[...]and they must IMMEDIATELY restore it – and they face full legal responsibility of any losses you incur if they do not!
Sadly. that's not the case.
And if that doesn't help, there's certainly something in youtube's terms and conditions that they can host or not host anything they want at any time they want for any or no reason, and that it is your own fault to rely on their services. I'd expect their liability to be limited to what you pay them for hosting your content, some very low symbolic amount or just plain nothing, whichever they can get away with in the relevant jurisdiction.
There's about 1kW of photons centered around the visual spectrum hitting every square meter of the moon. It's very difficult to detect a measly laser among all that noise. In the radio spectrum, it's much easier to get a few kW of transmit power, and there's not all that much natural noise, so the signal is much easier to detect.
If you want to know how hard it is to bounce a laser off the moon, read up on the Apollo Retroreflectors, where "Even under good atmospheric viewing conditions, only one photon is received every few seconds".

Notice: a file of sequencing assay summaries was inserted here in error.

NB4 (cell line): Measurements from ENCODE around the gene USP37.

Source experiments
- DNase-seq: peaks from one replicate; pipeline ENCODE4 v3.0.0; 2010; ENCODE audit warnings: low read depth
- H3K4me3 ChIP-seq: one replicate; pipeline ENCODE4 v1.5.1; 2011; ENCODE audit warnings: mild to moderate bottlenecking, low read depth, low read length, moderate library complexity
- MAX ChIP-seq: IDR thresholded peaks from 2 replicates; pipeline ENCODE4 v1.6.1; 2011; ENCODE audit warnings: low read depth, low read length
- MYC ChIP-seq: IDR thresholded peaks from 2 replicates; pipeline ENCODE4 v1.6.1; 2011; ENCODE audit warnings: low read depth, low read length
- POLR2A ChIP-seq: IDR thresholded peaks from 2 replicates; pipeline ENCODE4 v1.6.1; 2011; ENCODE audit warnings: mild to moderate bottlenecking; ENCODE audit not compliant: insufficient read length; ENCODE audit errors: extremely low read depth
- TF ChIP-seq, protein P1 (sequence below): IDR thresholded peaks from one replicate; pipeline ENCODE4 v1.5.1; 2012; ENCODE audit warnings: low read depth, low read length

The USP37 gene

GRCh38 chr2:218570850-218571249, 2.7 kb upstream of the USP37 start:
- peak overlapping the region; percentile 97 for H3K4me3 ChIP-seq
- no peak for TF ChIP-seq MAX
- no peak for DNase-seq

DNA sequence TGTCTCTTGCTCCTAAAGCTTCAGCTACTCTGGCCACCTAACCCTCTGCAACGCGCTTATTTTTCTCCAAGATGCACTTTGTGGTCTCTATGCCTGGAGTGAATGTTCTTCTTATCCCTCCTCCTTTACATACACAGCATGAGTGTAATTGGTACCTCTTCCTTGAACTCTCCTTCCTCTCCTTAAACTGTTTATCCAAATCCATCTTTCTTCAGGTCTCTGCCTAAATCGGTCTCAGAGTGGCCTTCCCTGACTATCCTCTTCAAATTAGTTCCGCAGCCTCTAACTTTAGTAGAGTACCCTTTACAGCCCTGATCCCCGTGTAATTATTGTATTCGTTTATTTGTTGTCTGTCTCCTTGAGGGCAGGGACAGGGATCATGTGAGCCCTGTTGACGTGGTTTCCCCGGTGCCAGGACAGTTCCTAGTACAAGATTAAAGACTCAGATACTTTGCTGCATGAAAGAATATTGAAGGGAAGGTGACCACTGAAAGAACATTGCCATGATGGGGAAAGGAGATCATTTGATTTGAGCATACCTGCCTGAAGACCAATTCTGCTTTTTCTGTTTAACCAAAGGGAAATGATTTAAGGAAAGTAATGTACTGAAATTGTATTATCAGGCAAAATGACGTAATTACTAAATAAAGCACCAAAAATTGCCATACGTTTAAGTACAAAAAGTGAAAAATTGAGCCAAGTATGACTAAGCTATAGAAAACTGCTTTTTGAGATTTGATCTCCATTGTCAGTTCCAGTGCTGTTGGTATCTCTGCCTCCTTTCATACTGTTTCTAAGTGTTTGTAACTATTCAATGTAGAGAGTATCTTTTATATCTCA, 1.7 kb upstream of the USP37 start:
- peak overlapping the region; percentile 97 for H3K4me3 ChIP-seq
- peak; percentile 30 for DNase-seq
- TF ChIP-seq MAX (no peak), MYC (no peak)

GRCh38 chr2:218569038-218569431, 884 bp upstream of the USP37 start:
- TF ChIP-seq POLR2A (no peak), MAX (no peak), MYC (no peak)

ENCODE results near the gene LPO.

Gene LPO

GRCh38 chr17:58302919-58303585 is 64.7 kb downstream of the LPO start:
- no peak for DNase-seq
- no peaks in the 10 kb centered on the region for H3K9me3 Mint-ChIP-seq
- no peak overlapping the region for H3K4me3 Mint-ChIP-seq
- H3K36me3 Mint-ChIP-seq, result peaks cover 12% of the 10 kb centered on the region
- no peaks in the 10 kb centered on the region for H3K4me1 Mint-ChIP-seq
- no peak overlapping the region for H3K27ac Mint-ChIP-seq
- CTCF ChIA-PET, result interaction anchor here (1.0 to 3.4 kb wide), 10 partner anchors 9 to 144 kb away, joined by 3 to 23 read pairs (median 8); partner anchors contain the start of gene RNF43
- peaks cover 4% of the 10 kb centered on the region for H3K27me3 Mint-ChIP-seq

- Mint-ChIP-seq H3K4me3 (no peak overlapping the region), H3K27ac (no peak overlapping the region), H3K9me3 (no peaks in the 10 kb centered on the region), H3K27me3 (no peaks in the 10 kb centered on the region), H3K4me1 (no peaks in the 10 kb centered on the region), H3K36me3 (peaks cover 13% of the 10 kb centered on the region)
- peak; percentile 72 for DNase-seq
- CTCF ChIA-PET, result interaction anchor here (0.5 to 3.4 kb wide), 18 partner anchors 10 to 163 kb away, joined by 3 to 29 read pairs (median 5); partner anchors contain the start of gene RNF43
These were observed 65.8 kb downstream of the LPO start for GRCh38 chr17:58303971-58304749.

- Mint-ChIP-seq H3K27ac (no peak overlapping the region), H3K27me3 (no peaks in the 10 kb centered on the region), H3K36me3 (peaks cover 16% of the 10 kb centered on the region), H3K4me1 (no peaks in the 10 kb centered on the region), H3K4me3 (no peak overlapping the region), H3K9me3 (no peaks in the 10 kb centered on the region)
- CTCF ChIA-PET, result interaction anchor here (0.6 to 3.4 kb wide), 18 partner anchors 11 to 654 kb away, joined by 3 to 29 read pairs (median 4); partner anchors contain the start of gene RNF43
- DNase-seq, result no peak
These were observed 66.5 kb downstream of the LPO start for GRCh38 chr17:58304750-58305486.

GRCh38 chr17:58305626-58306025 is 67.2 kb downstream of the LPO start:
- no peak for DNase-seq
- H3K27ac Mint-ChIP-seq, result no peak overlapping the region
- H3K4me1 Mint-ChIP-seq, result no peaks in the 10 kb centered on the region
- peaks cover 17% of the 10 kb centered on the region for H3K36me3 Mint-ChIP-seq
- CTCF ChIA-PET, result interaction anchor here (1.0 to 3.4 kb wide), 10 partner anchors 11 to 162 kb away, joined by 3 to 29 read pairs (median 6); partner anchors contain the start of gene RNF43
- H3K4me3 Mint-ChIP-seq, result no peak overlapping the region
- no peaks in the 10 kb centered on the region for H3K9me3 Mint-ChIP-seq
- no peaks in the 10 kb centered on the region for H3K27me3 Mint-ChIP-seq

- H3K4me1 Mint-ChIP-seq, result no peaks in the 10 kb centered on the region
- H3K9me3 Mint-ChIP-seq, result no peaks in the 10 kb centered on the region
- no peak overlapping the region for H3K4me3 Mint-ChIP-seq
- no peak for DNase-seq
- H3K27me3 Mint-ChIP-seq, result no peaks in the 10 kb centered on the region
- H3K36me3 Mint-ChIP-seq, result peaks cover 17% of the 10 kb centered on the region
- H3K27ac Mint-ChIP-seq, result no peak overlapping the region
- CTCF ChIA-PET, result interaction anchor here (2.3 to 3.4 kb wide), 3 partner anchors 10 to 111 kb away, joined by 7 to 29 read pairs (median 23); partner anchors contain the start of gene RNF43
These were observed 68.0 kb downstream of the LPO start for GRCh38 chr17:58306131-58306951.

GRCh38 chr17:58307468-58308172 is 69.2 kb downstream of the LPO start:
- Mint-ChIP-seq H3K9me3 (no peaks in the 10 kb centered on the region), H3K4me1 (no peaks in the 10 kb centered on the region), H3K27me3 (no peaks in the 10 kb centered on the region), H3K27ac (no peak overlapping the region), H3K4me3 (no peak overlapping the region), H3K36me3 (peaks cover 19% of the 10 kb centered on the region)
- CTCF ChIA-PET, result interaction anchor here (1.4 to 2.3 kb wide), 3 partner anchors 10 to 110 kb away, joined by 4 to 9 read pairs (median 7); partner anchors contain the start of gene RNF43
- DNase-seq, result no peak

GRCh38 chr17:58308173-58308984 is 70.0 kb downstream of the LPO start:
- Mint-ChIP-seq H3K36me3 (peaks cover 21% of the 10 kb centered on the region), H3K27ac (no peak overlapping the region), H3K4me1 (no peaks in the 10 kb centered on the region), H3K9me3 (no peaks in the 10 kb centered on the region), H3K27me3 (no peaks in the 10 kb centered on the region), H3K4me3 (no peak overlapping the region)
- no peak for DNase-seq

My experience from 1996 is quite the oppiosite. I bought a S3 964 based card after those were on the market for more than a year, and I had to find that XF86 was running in false-color so to say. S3 sent me the printed programming for free by international airmail essentially no questions asked.
It turned out that the problem was the way the external IBM RAMDAC was wired to the S3 chip - easily fixed with a 2 or so lines patch, Back in those days manufacturers of graphics cards dodn't just implement a reference design, but had lots of choices which components to connect in which way, which didn't really make things easier for open source developers without access to every hardware variant out there.That essentially ended with the S3 Trio/Virge and the ATI and NVida 3d cards.
On the Internet, nobody knows you're a dog. -- Cartoon caption